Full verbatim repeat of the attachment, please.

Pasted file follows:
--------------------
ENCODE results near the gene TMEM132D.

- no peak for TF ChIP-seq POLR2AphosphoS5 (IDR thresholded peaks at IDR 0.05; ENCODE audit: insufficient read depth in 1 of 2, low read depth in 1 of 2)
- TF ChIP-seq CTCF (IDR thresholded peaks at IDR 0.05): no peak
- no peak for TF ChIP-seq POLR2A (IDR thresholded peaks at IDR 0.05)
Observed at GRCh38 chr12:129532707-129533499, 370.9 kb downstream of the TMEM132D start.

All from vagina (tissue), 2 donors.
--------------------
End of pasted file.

ENCODE results near the gene TMEM132D.

- no peak for TF ChIP-seq POLR2AphosphoS5 (IDR thresholded peaks at IDR 0.05; ENCODE audit: insufficient read depth in 1 of 2, low read depth in 1 of 2)
- TF ChIP-seq CTCF (IDR thresholded peaks at IDR 0.05): no peak
- no peak for TF ChIP-seq POLR2A (IDR thresholded peaks at IDR 0.05)
Observed at GRCh38 chr12:129532707-129533499, 370.9 kb downstream of the TMEM132D start.

All from vagina (tissue), 2 donors.